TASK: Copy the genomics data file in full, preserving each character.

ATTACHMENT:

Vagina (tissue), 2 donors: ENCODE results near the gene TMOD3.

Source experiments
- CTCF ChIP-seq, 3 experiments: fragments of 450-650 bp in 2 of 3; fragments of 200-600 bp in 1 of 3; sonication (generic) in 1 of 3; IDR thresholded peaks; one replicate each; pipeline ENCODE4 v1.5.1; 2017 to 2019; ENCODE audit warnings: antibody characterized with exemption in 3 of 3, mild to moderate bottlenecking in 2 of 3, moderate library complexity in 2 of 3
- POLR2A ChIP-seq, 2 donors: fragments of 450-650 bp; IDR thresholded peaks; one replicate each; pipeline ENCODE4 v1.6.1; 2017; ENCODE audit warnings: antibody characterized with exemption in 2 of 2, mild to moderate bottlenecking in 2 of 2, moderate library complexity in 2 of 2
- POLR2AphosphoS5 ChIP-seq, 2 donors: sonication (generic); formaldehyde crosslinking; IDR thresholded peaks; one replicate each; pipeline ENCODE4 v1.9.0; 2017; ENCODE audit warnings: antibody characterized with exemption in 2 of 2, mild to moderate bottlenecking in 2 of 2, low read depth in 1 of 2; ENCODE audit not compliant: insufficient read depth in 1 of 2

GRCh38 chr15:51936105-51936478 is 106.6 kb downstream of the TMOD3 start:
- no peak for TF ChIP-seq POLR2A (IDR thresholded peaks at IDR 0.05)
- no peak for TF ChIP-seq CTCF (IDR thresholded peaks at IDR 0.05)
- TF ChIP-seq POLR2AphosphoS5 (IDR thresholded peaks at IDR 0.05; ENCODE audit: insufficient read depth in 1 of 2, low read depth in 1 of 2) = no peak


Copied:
Vagina (tissue), 2 donors: ENCODE results near the gene TMOD3.

Source experiments
- CTCF ChIP-seq, 3 experiments: fragments of 450-650 bp in 2 of 3; fragments of 200-600 bp in 1 of 3; sonication (generic) in 1 of 3; IDR thresholded peaks; one replicate each; pipeline ENCODE4 v1.5.1; 2017 to 2019; ENCODE audit warnings: antibody characterized with exemption in 3 of 3, mild to moderate bottlenecking in 2 of 3, moderate library complexity in 2 of 3
- POLR2A ChIP-seq, 2 donors: fragments of 450-650 bp; IDR thresholded peaks; one replicate each; pipeline ENCODE4 v1.6.1; 2017; ENCODE audit warnings: antibody characterized with exemption in 2 of 2, mild to moderate bottlenecking in 2 of 2, moderate library complexity in 2 of 2
- POLR2AphosphoS5 ChIP-seq, 2 donors: sonication (generic); formaldehyde crosslinking; IDR thresholded peaks; one replicate each; pipeline ENCODE4 v1.9.0; 2017; ENCODE audit warnings: antibody characterized with exemption in 2 of 2, mild to moderate bottlenecking in 2 of 2, low read depth in 1 of 2; ENCODE audit not compliant: insufficient read depth in 1 of 2

GRCh38 chr15:51936105-51936478 is 106.6 kb downstream of the TMOD3 start:
- no peak for TF ChIP-seq POLR2A (IDR thresholded peaks at IDR 0.05)
- no peak for TF ChIP-seq CTCF (IDR thresholded peaks at IDR 0.05)
- TF ChIP-seq POLR2AphosphoS5 (IDR thresholded peaks at IDR 0.05; ENCODE audit: insufficient read depth in 1 of 2, low read depth in 1 of 2) = no peak